Bill of Human Rights
In this world that spans continents, nations, states, communities and scattered rural habitations, human beings have universal rights and freedoms that cannot be usurped by any social organisation or individuals. A social organisation is present when two or more humans are gathered together regardless if the reason is for entertainment, government, religion, service, or other reason.
- The right to life. Upon birth, each human is accorded the right to life. It is recognised that every human will suffer death at some point in time, however, that death cannot be precipitated by any other human or social organisation.
- The right to death. At any point in time once a person has reached maturity, a person can make a decision to end his or her life. In the case of such a decision where there is a living will requesting an end to life when certain conditions are met, the living will takes precedence over the demands of any other person or persons who have been given the power of attorney or guardianship.
- The right to worship. No law can obstruct an individual’s right to worship when the form of worship does not do harm to any person. Harm is defined as emotional, physical, psychological, verbal, or sexual. The right to worship does not give any individual the right to terrorise or deny the right to worship of others.
- The right to medical service.
- The right to adequate and nutritious food, as well as potable water.
- The right to shelter.
- The right to safety.
- The right to live in peace.
- The right to choose the manner in which one lives without negatively impacting on the rights of others.
- The right to gather with others.
No individual or social organisation can discriminate in any form or manner which results in any of these basic human rights being violated. Discrimination can be defined as sexual, religious, race, culture, gender, sexual orientation, or any refusal to give service or attempt to deny the rights of an individual or group. No law shall be passed to deny individual rights.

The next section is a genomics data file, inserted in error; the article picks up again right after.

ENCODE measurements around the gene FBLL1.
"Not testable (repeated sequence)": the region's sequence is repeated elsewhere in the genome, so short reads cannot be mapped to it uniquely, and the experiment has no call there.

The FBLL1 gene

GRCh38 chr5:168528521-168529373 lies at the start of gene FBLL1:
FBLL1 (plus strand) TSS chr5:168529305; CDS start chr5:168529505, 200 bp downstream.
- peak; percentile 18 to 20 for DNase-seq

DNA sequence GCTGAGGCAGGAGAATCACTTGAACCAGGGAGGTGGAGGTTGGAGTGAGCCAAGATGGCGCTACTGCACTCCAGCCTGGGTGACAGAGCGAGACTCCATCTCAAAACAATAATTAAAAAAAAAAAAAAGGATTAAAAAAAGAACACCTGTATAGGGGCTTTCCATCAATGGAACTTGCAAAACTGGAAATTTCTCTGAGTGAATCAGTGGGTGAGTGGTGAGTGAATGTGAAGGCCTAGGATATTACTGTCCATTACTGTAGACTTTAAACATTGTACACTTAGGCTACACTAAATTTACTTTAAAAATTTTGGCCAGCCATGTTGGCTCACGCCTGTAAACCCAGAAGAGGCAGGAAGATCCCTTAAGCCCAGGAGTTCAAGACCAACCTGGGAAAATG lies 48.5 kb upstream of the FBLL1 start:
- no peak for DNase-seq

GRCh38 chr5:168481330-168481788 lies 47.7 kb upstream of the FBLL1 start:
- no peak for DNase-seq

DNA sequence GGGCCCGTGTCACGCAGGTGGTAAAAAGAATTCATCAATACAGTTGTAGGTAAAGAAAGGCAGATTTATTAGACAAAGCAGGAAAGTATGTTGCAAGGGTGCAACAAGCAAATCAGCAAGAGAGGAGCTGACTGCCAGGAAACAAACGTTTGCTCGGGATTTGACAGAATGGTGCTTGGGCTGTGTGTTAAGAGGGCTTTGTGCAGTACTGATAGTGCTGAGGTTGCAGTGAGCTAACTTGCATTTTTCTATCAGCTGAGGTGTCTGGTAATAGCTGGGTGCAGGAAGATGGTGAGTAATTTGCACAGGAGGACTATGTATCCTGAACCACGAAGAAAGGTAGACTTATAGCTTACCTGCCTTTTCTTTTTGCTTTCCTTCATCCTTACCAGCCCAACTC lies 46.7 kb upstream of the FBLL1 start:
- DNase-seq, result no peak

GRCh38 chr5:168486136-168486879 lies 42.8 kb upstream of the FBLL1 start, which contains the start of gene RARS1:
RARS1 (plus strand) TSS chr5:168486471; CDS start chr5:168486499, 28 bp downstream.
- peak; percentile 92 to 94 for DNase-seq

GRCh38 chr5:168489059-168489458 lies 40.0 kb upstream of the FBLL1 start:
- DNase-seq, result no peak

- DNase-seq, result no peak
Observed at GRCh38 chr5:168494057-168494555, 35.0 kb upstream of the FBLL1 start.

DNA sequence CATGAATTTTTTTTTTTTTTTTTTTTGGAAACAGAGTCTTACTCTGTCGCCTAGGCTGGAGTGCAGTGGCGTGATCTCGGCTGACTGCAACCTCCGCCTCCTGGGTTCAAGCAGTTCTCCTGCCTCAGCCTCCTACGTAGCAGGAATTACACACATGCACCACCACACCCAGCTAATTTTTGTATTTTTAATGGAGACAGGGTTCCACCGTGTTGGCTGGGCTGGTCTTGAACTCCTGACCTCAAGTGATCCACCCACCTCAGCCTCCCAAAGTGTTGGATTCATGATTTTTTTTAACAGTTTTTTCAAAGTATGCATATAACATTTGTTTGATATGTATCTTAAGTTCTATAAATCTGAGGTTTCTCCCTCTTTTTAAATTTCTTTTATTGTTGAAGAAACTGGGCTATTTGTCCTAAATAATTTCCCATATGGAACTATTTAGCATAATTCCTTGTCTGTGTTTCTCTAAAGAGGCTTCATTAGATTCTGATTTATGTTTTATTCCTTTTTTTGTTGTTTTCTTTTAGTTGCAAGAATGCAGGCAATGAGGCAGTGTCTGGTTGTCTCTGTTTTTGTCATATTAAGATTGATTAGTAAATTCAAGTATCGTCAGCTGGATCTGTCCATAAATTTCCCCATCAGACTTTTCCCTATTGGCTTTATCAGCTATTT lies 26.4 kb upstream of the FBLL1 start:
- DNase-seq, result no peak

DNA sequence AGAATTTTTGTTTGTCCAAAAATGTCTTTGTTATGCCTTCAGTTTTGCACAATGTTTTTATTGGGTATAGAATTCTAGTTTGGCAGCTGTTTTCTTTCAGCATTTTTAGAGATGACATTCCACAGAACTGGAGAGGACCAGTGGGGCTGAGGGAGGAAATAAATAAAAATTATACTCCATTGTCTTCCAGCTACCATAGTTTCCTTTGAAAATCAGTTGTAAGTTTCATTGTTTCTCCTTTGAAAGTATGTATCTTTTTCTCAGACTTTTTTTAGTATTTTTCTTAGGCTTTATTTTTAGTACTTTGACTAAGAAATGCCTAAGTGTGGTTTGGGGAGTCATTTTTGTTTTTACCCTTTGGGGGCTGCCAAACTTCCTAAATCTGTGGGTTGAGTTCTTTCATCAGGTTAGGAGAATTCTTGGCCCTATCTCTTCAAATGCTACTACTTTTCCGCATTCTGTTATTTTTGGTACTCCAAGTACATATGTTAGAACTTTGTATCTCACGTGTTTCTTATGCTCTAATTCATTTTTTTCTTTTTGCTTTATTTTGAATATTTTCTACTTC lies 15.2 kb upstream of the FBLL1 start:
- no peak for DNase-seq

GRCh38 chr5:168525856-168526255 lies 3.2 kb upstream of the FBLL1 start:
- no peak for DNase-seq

I have refrained from including the right to be clothing free as it can be included in various rights listed above. Laws prohibiting being clothing free are currently built upon religious grounds or economic considerations. Such prohibitions against nudity are critical for the big business of fashion, clothing, pornography, alternative lifestyle resorts, and nudist organisations. Without prohibitive laws, economic activity will be forced to focus on real needs rather than manufactured needs. If you are interested in current beliefs about the hoped for bill of rights for nudists, please check out the AANR document here.
Humans are prone to breaking laws and doing dark deeds. Rather than focus on laws that try to define every potential dark deed, we need to think of what humans require, universally, for a good life. I think here first of Maslow’s hierarchy of needs and then extend from there.
Of course, there is much more that needs to be considered to make this a truly worthy document. I humbly ask that you add in your thoughts here so that I can consider how to include what is necessary to ensure that all life is considered worthy.